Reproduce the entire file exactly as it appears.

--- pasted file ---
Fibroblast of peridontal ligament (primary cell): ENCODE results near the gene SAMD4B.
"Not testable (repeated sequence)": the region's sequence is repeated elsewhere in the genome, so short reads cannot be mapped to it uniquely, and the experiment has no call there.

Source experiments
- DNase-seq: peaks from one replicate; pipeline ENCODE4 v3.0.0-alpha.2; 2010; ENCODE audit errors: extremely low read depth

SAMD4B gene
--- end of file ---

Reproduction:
Fibroblast of peridontal ligament (primary cell): ENCODE results near the gene SAMD4B.
"Not testable (repeated sequence)": the region's sequence is repeated elsewhere in the genome, so short reads cannot be mapped to it uniquely, and the experiment has no call there.

Source experiments
- DNase-seq: peaks from one replicate; pipeline ENCODE4 v3.0.0-alpha.2; 2010; ENCODE audit errors: extremely low read depth

SAMD4B gene